I see encouraging continuous development broadly comprised of two main points. The first involves being a mentor and a coach—as well as a manager—to everyone on my team. A key part to making this happen is to create a team culture that normalizes continuous feedback loops.
As a quick aside, one of the best analogies for the effectiveness of feedback that I've heard recently compared it to self-driving cars. Self-driving cars aren't actually driving themselves; they're simply reacting to a near-real-time feedback loop with their surroundings. If that near-real-time feedback loop didn't exist, the car would drive itself off the road in a heartbeat. The same goes for feedback: keeping it as close to real time as possible helps teams course correct before they veer off too far in one direction to easily recover. Keeping this analogy in mind, continuous feedback loops (flowing both from me to my directs as well as in the reverse direction) are critical if I am to foster a culture of continuous development on the teams I lead.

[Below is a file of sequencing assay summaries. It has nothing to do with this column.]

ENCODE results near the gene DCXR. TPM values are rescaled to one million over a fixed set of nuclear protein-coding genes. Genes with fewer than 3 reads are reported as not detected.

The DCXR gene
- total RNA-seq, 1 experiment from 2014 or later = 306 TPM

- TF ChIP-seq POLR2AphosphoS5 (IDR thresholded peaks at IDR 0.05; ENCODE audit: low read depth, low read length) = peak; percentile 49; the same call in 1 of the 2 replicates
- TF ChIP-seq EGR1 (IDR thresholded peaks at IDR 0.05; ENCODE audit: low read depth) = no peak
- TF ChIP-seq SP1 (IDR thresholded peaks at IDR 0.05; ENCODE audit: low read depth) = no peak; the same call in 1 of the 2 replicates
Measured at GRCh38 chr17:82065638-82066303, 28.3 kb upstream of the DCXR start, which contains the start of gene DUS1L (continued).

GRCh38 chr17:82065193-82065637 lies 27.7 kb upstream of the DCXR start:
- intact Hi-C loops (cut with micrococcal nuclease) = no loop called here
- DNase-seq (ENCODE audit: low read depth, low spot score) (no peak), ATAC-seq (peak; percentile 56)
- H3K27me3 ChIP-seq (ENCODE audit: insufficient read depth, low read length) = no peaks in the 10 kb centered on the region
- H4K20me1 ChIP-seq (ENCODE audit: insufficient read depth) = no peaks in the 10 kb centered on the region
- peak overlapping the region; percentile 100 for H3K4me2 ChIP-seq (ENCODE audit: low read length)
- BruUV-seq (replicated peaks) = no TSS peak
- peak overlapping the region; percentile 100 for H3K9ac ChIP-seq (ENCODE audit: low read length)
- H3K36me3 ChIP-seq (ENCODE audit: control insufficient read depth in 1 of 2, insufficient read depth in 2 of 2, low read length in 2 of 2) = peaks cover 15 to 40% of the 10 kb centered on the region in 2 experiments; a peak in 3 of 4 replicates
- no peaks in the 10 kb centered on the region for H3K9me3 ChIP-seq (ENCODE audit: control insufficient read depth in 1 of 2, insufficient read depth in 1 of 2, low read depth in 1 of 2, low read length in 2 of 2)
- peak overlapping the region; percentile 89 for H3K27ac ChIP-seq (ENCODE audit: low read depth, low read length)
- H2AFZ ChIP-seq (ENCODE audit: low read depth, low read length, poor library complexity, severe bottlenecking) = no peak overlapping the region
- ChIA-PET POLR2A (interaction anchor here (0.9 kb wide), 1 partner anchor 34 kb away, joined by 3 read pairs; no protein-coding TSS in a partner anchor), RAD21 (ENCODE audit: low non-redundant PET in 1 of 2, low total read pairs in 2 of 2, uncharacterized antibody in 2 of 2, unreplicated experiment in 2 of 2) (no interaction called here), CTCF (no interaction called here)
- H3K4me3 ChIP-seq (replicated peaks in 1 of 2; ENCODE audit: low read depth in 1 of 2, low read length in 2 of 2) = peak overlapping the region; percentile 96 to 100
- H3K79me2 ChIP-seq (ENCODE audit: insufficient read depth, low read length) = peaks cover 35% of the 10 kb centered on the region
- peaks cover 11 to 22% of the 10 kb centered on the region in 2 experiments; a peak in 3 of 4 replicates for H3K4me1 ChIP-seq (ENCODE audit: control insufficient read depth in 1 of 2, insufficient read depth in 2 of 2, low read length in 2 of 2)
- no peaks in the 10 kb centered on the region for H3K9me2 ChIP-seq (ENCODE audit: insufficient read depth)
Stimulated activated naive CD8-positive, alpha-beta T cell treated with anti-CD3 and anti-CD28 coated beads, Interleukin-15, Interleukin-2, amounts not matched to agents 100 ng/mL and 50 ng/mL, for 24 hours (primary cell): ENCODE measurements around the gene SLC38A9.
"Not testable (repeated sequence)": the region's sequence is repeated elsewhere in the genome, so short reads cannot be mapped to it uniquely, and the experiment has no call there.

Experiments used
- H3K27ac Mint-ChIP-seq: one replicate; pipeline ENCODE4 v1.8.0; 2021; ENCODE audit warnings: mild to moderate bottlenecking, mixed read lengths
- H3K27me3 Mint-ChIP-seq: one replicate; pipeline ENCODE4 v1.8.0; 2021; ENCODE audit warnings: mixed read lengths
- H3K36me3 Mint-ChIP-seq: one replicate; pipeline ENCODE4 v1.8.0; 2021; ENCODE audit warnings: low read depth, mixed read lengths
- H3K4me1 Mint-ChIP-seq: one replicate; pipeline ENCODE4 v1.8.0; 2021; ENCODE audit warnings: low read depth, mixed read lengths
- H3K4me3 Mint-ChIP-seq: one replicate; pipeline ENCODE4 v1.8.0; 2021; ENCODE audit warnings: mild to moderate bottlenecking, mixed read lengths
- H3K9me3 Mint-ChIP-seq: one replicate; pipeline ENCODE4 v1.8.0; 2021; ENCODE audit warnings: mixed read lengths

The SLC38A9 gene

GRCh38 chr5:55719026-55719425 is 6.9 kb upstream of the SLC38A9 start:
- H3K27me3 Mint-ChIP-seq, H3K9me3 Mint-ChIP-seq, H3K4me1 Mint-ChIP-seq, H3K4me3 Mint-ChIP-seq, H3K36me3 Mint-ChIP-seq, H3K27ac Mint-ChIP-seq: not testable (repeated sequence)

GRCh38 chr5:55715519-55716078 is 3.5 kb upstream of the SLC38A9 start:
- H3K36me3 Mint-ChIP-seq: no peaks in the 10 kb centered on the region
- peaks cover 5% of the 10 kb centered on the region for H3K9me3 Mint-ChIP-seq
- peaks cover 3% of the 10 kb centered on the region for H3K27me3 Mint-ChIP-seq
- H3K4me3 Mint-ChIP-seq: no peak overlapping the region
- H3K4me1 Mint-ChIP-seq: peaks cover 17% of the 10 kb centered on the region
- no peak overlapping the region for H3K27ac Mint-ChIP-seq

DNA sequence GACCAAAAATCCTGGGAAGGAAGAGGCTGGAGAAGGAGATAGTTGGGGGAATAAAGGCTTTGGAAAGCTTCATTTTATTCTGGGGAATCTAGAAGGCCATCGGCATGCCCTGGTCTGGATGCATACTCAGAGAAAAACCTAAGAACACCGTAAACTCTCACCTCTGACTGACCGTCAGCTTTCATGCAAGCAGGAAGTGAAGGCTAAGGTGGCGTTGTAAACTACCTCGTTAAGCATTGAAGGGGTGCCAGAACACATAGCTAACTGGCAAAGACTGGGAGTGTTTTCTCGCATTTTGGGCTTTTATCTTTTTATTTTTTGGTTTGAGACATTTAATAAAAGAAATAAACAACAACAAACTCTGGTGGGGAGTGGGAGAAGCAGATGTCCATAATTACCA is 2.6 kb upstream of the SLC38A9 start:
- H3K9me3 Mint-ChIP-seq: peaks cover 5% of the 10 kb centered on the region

The second main point on the continuous development front ties into the first leadership principle I introduced in the sense of normalizing failure. As Ray Dalio said in Principles, "If you’re not failing, you’re not pushing your limits, and if you’re not pushing your limits, you’re not maximizing your potential." To ensure that everyone on the team is maximizing their potential, I see it as my responsibility to create an environment where everyone has the psychological safety to learn, experiment, and fail fast.
While I'm sure I'll revisit these principles even sooner than I expect, I'm thankful for all the events (the motivators I covered earlier and the long weekend we had recently) that led me to writing this post. In the spirit of continuous development, I'd like to conclude with a few questions:
I'd love to hear your thoughts on Twitter!3
I'm not proud of how long it took me to come up with this. I have no idea how the Chrome privacy team and the folks in the W3C Web Advertising Business Group create such great backronyms—especially given that they're further limited by the fact that all their backronyms need to be bird names!↩
I prefer this twist on the SMART acrynom, where the "M" stands for "Motivating", rather than "Measurable".↩
I'll add comments to this blog one day, I swear.↩